Michael frowned.

“That’s impossible,” he said. “Both his parents were human, and born long before the first cloned revivals.”

“I’m afraid it’s not that simple.” Boyd handed him a sheet of paper, showing the results from the test. “Nearly all of us have some DNA from Neanderthals and other archaic humans. So while these tests are successful in keeping Neanderthals out of human cemeteries, they also very occasionally exclude others too.”

“That’s absurd!” Michael rose to his feet. This was where Chris’s family was buried, where he’d wanted to be buried. The thought of not doing that stirred up all the pain of the past few weeks, and he found himself choking on his own words. “Can’t you change your rules?”

“I’m sorry,” she said. “If I had my way I would open up the gates and let those protesters win. Everybody would be buried here, homo sapiens or Neanderthal. You know that they bring flowers to the graves? We won’t even let them bury their families here, but they still make sure that the graves are tended.”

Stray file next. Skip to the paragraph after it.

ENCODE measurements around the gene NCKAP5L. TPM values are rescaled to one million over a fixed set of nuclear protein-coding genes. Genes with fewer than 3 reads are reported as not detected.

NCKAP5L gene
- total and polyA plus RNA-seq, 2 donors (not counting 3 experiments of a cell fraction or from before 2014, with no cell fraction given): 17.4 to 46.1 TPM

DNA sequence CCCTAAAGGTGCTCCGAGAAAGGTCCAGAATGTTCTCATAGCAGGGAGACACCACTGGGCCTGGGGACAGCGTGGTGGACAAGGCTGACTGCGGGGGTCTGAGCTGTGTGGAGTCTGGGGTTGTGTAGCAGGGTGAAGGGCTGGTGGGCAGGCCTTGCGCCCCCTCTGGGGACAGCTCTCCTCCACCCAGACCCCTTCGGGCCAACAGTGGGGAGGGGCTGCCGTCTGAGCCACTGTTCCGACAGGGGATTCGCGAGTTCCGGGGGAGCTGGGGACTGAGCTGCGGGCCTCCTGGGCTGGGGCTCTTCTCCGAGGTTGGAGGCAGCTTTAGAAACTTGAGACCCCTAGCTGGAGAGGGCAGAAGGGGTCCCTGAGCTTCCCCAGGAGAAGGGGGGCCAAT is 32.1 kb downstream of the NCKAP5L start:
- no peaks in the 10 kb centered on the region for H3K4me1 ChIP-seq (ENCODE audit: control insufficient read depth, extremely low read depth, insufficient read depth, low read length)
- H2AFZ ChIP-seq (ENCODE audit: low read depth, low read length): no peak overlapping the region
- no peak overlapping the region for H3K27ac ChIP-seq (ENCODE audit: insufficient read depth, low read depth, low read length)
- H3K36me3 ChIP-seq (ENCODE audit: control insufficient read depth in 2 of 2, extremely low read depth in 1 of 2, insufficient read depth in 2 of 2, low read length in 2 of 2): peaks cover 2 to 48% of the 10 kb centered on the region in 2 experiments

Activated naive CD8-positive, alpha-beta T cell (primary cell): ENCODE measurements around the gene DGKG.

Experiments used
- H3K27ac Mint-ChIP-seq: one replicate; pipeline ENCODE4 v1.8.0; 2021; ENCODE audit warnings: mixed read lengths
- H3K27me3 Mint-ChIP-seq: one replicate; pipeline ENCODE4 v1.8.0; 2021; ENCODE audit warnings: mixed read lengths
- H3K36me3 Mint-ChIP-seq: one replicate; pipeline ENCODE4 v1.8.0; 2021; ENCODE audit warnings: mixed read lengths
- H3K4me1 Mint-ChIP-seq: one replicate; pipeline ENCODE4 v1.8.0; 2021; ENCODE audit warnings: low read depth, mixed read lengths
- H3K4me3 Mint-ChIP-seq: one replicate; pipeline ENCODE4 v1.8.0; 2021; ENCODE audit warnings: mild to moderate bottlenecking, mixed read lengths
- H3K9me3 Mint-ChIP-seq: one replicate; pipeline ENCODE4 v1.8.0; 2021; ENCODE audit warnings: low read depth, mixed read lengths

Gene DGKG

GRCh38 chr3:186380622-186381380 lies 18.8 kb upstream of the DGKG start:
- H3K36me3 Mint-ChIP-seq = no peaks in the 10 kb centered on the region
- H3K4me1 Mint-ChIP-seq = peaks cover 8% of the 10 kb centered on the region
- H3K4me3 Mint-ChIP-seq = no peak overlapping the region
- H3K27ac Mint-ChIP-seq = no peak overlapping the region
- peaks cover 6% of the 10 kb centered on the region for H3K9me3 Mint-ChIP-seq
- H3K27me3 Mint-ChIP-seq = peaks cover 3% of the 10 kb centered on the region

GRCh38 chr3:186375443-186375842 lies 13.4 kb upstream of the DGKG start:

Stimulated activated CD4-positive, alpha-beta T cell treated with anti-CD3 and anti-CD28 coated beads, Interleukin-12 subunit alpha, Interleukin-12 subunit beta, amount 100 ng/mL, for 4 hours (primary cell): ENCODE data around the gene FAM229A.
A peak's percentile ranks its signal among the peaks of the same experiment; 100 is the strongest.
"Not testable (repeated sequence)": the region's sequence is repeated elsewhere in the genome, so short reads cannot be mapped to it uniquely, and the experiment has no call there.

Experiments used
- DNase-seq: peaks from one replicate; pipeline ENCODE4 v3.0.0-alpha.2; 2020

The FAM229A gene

“Surely you can make an exception.” He felt desperate, nothing but her denial sinking in. “I have money. I can make a donation to the cemetery. Or to you, if you prefer.”

“Minister.” She rose and placed a gentle hand on his arm. “You should be careful. That almost sounded like a bribe. And I’m afraid that the law is clear, a law that you voted for. The Prime Minister said, ‘we do not force people to be buried in the same ground as pets, can we make them accept graves alongside anything other than our own species?’”

“Then there must be something wrong with the test. Chris was a human being!”

“Do you think she isn’t?” Boyd pointed out through the glass doors, past Cowley, to where an aging Neanderthal in a long coat was placing sunflowers on one of the graves.